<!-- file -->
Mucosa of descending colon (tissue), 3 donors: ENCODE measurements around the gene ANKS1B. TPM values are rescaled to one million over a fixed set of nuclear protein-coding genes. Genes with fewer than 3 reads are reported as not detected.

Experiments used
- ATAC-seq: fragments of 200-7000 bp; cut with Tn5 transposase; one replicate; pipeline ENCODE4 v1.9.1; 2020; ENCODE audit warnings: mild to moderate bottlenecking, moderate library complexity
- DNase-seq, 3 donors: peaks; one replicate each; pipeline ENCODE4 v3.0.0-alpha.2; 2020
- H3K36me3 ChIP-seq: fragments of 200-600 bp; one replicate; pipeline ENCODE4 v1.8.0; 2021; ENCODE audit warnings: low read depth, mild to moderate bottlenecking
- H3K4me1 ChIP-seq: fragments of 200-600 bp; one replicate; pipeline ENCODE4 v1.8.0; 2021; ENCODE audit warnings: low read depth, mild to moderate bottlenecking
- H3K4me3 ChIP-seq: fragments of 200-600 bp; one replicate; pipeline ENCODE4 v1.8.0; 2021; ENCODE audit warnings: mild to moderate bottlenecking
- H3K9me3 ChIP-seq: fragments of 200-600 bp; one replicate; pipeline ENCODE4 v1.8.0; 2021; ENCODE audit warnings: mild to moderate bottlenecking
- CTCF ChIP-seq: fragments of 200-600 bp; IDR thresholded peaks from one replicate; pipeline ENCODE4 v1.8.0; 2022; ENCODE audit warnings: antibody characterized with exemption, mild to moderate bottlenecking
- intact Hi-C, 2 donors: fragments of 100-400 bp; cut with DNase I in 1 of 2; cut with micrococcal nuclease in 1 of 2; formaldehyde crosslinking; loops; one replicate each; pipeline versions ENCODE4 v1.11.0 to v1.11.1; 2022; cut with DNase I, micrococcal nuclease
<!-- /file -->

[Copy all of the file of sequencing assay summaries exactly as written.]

Mucosa of descending colon (tissue), 3 donors: ENCODE measurements around the gene ANKS1B. TPM values are rescaled to one million over a fixed set of nuclear protein-coding genes. Genes with fewer than 3 reads are reported as not detected.

Experiments used
- ATAC-seq: fragments of 200-7000 bp; cut with Tn5 transposase; one replicate; pipeline ENCODE4 v1.9.1; 2020; ENCODE audit warnings: mild to moderate bottlenecking, moderate library complexity
- DNase-seq, 3 donors: peaks; one replicate each; pipeline ENCODE4 v3.0.0-alpha.2; 2020
- H3K36me3 ChIP-seq: fragments of 200-600 bp; one replicate; pipeline ENCODE4 v1.8.0; 2021; ENCODE audit warnings: low read depth, mild to moderate bottlenecking
- H3K4me1 ChIP-seq: fragments of 200-600 bp; one replicate; pipeline ENCODE4 v1.8.0; 2021; ENCODE audit warnings: low read depth, mild to moderate bottlenecking
- H3K4me3 ChIP-seq: fragments of 200-600 bp; one replicate; pipeline ENCODE4 v1.8.0; 2021; ENCODE audit warnings: mild to moderate bottlenecking
- H3K9me3 ChIP-seq: fragments of 200-600 bp; one replicate; pipeline ENCODE4 v1.8.0; 2021; ENCODE audit warnings: mild to moderate bottlenecking
- CTCF ChIP-seq: fragments of 200-600 bp; IDR thresholded peaks from one replicate; pipeline ENCODE4 v1.8.0; 2022; ENCODE audit warnings: antibody characterized with exemption, mild to moderate bottlenecking
- intact Hi-C, 2 donors: fragments of 100-400 bp; cut with DNase I in 1 of 2; cut with micrococcal nuclease in 1 of 2; formaldehyde crosslinking; loops; one replicate each; pipeline versions ENCODE4 v1.11.0 to v1.11.1; 2022; cut with DNase I, micrococcal nuclease